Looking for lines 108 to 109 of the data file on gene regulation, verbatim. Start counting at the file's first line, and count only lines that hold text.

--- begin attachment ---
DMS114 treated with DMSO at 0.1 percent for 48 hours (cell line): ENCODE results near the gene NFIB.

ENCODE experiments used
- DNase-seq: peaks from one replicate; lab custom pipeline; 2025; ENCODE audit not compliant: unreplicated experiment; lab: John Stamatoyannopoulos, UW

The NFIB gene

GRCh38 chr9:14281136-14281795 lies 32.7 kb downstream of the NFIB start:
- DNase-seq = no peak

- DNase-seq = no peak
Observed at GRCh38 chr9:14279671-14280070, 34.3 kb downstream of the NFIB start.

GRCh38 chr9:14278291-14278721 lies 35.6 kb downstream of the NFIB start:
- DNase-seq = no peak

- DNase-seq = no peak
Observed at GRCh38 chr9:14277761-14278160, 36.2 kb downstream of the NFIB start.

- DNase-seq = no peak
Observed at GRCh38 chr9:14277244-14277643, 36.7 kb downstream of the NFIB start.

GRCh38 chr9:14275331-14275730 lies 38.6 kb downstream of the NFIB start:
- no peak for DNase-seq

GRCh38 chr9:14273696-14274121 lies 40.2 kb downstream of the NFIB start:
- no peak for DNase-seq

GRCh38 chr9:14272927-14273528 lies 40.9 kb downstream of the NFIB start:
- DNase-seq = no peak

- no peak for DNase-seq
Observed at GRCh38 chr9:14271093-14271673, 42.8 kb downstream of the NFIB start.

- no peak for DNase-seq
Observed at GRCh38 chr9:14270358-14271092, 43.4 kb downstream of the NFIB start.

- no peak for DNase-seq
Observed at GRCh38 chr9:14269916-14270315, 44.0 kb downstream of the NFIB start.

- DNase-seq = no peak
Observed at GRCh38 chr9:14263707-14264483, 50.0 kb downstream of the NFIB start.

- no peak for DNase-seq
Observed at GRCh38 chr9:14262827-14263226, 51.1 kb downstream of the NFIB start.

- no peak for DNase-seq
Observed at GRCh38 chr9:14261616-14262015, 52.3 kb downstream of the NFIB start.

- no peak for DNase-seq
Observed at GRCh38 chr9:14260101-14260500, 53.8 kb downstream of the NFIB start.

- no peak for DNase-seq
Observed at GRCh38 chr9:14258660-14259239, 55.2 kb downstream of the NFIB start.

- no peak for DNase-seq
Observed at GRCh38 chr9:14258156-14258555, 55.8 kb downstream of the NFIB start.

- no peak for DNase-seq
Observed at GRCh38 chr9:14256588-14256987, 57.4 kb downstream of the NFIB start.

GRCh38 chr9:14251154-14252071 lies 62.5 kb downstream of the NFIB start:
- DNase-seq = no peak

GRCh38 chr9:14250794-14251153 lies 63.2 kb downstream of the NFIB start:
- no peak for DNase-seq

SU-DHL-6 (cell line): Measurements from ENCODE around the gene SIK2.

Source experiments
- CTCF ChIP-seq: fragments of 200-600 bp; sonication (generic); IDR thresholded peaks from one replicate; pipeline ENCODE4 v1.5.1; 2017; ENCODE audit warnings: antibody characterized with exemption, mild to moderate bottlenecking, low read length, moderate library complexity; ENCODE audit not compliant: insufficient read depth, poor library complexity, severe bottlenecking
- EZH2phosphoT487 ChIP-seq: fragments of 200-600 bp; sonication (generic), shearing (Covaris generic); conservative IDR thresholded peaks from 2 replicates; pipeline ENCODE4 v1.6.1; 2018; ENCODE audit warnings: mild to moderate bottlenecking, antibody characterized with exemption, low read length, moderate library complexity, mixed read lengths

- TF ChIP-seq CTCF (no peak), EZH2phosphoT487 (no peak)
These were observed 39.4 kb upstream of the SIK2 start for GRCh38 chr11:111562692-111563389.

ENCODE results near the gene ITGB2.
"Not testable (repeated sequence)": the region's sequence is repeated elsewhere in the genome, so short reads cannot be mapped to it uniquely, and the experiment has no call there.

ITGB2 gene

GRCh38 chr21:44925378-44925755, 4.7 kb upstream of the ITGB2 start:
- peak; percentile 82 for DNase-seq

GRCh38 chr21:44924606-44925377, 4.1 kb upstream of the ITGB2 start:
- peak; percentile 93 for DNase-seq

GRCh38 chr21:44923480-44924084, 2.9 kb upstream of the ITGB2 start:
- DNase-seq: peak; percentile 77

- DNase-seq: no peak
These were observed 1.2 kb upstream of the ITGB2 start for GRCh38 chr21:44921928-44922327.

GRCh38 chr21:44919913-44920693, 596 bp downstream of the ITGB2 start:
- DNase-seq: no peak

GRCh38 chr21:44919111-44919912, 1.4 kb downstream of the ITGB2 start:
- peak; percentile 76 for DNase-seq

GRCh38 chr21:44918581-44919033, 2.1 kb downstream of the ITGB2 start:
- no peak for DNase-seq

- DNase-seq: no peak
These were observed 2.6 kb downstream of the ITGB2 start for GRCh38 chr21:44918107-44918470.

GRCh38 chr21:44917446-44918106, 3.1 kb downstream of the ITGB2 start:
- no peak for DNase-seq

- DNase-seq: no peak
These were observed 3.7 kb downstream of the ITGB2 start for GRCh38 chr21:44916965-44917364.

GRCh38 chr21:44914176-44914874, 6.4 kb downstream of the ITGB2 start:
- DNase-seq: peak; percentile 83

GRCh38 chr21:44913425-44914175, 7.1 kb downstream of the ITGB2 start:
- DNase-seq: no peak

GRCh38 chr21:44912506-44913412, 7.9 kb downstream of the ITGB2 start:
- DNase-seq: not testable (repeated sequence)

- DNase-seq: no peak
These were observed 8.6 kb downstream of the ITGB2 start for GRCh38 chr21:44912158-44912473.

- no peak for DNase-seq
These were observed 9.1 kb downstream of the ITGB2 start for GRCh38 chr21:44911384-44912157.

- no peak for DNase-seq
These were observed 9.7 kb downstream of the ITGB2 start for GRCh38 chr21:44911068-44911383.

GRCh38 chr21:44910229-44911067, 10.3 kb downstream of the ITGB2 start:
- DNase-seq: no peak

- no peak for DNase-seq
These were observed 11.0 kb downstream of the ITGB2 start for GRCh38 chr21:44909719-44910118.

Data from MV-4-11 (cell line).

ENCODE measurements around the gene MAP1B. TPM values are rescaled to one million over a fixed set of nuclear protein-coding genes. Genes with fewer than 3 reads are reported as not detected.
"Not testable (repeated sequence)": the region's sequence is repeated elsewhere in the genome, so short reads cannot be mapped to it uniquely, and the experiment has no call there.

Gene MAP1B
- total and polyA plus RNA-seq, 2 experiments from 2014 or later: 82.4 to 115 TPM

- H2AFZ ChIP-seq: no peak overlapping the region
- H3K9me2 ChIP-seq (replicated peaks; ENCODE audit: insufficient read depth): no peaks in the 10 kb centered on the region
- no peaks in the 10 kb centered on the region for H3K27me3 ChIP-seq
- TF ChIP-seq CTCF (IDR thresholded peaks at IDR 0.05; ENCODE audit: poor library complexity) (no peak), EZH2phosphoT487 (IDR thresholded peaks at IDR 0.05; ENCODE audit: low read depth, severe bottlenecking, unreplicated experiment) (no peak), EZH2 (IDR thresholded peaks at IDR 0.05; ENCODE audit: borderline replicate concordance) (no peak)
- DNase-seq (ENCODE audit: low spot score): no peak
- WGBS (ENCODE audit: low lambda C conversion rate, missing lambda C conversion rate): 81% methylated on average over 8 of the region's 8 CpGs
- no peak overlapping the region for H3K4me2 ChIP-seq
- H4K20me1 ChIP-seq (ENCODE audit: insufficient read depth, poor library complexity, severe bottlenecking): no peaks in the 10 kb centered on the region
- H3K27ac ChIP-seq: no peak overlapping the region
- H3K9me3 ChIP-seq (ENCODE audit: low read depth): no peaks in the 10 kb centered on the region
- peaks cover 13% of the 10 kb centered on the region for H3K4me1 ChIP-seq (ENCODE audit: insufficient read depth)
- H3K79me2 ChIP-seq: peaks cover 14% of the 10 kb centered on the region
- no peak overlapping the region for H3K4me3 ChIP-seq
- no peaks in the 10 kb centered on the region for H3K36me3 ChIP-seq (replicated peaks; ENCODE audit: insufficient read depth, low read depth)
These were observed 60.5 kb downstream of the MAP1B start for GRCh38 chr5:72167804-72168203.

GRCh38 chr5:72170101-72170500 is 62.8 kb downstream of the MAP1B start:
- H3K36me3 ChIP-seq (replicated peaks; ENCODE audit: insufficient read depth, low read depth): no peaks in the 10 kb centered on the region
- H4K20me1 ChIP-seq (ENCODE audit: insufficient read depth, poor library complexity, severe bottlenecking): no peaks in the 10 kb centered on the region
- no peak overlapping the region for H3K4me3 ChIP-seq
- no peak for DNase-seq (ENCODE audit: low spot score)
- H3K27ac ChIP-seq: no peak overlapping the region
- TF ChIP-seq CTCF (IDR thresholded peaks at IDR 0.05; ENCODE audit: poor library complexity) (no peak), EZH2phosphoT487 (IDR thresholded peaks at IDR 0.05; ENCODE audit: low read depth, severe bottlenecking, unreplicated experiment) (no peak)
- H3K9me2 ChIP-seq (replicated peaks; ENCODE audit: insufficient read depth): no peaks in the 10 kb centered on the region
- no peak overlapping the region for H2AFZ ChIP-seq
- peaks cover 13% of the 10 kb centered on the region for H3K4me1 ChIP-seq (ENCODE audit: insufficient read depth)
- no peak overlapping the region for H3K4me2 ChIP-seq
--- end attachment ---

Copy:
- no peaks in the 10 kb centered on the region for H3K36me3 ChIP-seq (replicated peaks; ENCODE audit: insufficient read depth, low read depth)
These were observed 60.5 kb downstream of the MAP1B start for GRCh38 chr5:72167804-72168203.